making sense of big data with virtual reality and the unconscious mind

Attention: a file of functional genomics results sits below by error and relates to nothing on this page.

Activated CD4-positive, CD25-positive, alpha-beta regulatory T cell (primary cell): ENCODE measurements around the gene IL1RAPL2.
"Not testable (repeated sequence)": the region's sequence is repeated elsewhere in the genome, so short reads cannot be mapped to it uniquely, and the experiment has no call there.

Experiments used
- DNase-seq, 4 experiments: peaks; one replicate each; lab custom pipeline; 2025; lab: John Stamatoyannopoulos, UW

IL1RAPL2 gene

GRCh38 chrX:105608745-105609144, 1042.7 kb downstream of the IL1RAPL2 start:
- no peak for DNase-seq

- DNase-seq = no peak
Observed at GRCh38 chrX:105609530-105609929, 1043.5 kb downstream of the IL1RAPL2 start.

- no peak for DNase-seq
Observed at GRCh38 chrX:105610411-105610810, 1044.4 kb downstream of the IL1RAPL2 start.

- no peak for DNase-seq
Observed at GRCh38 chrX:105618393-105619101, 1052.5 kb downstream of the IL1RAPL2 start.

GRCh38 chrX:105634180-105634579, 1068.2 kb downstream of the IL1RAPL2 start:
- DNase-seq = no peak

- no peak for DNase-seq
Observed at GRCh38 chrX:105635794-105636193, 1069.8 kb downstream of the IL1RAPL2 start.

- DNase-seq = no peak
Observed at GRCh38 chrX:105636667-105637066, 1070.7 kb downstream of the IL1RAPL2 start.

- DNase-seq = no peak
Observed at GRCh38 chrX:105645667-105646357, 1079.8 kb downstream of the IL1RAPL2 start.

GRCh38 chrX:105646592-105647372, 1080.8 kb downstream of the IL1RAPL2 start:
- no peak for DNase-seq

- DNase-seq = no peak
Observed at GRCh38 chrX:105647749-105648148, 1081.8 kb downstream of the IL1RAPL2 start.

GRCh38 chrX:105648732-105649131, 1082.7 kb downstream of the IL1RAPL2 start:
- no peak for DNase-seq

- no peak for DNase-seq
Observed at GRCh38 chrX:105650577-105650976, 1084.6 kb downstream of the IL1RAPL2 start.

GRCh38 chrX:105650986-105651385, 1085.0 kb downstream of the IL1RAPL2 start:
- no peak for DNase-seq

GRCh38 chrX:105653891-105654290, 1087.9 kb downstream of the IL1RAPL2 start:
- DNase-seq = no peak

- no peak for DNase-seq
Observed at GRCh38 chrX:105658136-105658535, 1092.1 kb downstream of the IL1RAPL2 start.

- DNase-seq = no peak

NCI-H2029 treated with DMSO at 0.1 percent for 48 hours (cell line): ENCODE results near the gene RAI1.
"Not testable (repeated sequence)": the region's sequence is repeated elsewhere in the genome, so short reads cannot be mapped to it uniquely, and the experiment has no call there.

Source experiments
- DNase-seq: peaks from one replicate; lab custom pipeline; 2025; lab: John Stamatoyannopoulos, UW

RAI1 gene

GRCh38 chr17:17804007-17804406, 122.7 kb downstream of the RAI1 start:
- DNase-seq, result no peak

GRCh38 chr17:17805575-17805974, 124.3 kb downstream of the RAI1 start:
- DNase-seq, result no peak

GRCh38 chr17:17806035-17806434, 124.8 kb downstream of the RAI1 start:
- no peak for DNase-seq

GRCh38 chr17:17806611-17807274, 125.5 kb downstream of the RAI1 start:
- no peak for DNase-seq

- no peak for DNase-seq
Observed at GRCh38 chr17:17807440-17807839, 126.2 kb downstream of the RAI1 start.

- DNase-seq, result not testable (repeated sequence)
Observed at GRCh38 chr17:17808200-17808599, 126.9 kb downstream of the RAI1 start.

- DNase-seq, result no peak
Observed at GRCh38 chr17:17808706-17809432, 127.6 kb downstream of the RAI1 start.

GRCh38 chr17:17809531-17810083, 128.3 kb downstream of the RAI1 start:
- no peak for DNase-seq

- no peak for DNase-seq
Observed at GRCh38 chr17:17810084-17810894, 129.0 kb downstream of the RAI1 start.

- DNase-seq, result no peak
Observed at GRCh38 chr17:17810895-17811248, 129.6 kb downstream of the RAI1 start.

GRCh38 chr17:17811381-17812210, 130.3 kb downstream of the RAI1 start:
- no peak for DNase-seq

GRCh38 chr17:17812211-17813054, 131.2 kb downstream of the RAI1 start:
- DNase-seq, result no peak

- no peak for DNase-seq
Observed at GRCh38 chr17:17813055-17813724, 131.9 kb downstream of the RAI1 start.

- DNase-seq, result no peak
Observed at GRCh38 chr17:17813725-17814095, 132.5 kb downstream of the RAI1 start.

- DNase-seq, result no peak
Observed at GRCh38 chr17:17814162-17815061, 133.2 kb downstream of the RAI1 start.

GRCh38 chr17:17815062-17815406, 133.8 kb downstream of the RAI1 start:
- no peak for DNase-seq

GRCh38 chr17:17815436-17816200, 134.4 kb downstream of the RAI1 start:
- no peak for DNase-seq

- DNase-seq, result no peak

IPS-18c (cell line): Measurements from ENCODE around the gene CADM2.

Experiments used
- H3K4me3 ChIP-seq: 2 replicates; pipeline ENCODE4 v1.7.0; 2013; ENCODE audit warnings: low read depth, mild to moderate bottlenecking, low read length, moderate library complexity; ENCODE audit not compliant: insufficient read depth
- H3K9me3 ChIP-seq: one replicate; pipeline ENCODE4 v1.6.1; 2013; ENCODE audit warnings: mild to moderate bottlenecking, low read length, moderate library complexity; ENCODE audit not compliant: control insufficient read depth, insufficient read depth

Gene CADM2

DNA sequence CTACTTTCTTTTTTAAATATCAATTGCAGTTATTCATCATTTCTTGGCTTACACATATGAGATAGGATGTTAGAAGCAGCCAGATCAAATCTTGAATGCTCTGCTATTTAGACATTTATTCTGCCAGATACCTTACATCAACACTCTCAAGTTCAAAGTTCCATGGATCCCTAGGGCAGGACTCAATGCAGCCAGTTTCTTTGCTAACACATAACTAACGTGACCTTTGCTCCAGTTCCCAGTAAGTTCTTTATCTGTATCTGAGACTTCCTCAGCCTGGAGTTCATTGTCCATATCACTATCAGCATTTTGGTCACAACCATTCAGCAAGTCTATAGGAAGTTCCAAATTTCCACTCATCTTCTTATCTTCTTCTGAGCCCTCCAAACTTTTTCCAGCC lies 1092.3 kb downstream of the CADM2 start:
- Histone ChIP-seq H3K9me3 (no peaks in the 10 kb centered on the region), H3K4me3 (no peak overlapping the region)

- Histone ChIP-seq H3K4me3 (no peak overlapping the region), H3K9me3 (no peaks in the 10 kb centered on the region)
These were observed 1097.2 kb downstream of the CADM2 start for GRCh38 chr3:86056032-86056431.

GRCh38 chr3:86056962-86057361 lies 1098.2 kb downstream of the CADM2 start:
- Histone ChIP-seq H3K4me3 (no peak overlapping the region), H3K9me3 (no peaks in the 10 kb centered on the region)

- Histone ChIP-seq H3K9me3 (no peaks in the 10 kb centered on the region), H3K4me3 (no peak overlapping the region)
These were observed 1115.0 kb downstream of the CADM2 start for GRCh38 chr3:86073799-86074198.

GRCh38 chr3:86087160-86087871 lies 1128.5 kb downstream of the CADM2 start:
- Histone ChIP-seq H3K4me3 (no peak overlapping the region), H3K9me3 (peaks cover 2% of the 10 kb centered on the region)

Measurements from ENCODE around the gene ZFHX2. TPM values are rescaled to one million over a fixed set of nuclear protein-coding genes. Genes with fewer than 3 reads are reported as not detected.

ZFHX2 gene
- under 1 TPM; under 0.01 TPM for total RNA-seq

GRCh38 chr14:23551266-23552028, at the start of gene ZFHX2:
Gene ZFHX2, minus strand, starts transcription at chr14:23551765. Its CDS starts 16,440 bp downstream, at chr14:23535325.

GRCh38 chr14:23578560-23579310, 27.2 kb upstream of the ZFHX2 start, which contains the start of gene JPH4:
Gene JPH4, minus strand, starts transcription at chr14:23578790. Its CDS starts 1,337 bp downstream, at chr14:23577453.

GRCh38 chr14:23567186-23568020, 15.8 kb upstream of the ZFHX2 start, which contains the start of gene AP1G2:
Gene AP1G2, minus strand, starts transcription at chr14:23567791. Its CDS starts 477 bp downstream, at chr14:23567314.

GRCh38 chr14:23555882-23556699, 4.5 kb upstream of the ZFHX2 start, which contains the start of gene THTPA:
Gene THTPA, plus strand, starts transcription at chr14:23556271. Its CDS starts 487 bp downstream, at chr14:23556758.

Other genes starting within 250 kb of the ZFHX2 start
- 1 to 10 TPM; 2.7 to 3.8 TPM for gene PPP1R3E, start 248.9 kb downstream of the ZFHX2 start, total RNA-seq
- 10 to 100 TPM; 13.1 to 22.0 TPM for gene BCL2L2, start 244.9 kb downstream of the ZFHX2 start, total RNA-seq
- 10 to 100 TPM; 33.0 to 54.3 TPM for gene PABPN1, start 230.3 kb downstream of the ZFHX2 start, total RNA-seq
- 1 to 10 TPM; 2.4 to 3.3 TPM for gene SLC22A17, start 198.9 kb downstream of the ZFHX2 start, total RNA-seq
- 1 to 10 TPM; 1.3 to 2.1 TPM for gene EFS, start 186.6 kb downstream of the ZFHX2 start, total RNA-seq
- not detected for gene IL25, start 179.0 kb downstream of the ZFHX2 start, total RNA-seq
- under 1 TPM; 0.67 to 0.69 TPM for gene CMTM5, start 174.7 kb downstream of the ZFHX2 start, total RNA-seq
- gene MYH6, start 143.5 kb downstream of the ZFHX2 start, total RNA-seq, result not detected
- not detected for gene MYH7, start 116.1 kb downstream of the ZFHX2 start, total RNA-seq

Death is a tragedy. Millions of deaths are a statistic. known quote - Often mistaken for Stalin. Regardless of the author, this sentence is interesting because it can be read in at least two ways: one is related to compassion fatigue, and we cannot feel angry when terror exceeds a certain threshold. But it may also be seen as something we can\'t imagine and understand the meaning of a lot of data. When numbers are too high, it is difficult for the brain to understand them. If you\'re dealing with large data sets, not individual numbers, then it\'s hard to find meaningful patterns that describe them. This is what is happening now, from scientific economics to neuroscience, archaeology, history, or economics, in a variety of disciplines: the world produces 1 every minute. 7 million bytes of data, equivalent to 360,000 DVDs. How do we understand it? In fact, we basically don\'t. Even with the help of computers, our minds cannot cope with this challenge on their own. Or when it is, it takes too much time to do so. But what if we were able to present the data in a way that was more \"empathetic\" and closer to the way we normally process the world? This is the scientists of CEEDs ( Collective experience on behalf of empathy data systems) The project, which consists of 16 partners from 9 European countries, is trying to do so. Experience induction motor (XIM) More than an immersive In the modal environment at the University of Pompeu Fabra in Barcelona, they are trying to use VR technology to allow users to \"enter\" large data sets. Because, as they say, a picture is worth thousands of words, you might want to take a look at the video below and see how it works. Once the user wears a VR headset inside the sensing machine, the data rally is presented in various shapes and formats for easy understanding. Not only that, because the world is indeed a stage Like the famous poet used to say But it\'s also a mirror, and the visualization changes depending on the user\'s response. If something interesting gets his attention, the focus of the scene changes accordingly. Interestingly, it is not necessarily a conscious reaction. Instead, scientists are looking for clues from the unconscious (Or subconscious)mind. Before consciousness reaches the brain, the body is usually aware that something is happening. Therefore, CEEDS plans to look for signs of discovery or surprise in these subconscious processes, using wearable technology to measure people\'s responses to visualization of large data sets in SR environments. Gestures, eye movements, or heart rate-monitored by the system through a range of devices: motion sensors track posture and body movements. The movement of the hand of the glove, the grip and the reaction of the skin. Voice devices detect emotional features in what users say or say. To accommodate the presentation of the data, facial expressions, pupil expansion, and other parameters were measured. According to Jonathan Freeman, professor of psychology and CEEDs coordinator, Goldsmith College, University of London, the system also acknowledges that when participants are fatigued or overloaded with information; It simplifies visualization, if necessary, to reduce cognitive load, or to guide users into areas of visualization where information is not rich. CEEDS covers a wide range of areas of expertise. At Leiden University, for example, scholars are trying to use the project to improve the virtual reconstruction of ancient Greek cities. Starting from 2012, the technology is also used in Bergen. Germany\'s Belson Memorial reconstructed the history of Nazi concentration camps, and museums in the Netherlands are also being discussed. Britain and the United States will use it for 2015 commemoration of the end of World War II. Other possible applications of this new approach to processing large data sets include the establishment of a virtual retail store environment at the international airport, as well as the visualization of soil quality and climate in Africa to help local farmers optimize crop yields. \"Wherever it takes a lot of time or incredible effort to get a lot of data, there is potential --Freeman says\".